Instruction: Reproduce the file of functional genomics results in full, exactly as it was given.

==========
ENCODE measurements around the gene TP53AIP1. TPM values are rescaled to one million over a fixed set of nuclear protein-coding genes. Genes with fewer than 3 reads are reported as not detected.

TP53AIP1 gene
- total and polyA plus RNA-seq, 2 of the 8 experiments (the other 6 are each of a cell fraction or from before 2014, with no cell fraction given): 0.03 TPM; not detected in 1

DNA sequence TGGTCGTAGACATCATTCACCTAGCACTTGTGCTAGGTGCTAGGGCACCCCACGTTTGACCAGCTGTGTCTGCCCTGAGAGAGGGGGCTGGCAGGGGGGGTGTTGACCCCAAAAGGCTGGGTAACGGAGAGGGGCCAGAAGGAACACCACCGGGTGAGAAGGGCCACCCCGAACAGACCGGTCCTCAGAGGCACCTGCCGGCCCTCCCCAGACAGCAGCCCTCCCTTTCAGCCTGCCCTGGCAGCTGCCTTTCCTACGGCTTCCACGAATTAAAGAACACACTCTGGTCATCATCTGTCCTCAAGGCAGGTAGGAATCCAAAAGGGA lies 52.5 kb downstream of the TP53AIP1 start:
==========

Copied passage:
ENCODE measurements around the gene TP53AIP1. TPM values are rescaled to one million over a fixed set of nuclear protein-coding genes. Genes with fewer than 3 reads are reported as not detected.

TP53AIP1 gene
- total and polyA plus RNA-seq, 2 of the 8 experiments (the other 6 are each of a cell fraction or from before 2014, with no cell fraction given): 0.03 TPM; not detected in 1

DNA sequence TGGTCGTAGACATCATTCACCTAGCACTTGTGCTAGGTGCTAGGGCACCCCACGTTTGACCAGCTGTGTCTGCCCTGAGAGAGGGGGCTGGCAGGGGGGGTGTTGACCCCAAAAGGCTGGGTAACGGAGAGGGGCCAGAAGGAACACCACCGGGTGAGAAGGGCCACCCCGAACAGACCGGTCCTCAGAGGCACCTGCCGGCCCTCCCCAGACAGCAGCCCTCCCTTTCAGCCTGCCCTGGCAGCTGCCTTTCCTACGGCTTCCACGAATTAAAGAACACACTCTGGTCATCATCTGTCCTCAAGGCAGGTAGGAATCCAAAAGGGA lies 52.5 kb downstream of the TP53AIP1 start: